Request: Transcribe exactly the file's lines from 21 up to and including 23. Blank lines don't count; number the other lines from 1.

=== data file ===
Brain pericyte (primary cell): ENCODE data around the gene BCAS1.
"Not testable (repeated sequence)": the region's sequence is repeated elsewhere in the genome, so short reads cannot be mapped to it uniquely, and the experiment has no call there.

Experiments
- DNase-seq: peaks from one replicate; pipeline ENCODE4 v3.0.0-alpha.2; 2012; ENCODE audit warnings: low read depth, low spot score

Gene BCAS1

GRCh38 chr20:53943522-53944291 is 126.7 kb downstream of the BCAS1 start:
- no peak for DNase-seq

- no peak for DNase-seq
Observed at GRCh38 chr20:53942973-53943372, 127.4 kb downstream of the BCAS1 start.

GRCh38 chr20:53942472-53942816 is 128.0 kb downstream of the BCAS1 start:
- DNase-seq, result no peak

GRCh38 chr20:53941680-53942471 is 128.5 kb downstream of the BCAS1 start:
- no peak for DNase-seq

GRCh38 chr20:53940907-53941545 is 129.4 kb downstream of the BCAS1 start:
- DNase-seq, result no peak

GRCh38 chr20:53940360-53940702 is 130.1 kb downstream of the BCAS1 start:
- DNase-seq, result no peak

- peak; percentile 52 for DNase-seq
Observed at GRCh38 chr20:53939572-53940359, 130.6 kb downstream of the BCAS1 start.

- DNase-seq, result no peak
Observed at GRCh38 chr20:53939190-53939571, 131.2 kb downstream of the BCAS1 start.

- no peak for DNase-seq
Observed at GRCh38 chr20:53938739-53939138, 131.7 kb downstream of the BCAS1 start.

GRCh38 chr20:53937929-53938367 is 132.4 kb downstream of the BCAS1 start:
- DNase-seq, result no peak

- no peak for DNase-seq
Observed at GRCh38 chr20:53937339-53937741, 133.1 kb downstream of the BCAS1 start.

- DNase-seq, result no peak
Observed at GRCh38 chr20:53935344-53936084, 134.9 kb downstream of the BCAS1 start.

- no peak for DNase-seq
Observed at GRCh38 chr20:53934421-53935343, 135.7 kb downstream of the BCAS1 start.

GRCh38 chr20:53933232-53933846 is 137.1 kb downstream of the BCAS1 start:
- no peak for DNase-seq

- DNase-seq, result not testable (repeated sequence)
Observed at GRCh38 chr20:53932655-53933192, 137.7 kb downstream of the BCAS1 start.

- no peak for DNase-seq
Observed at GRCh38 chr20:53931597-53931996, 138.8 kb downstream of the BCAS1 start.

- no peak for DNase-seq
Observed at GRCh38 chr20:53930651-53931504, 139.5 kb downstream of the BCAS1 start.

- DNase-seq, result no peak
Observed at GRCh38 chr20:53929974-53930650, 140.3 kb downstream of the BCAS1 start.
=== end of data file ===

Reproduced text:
Observed at GRCh38 chr20:53939190-53939571, 131.2 kb downstream of the BCAS1 start.

- no peak for DNase-seq
Observed at GRCh38 chr20:53938739-53939138, 131.7 kb downstream of the BCAS1 start.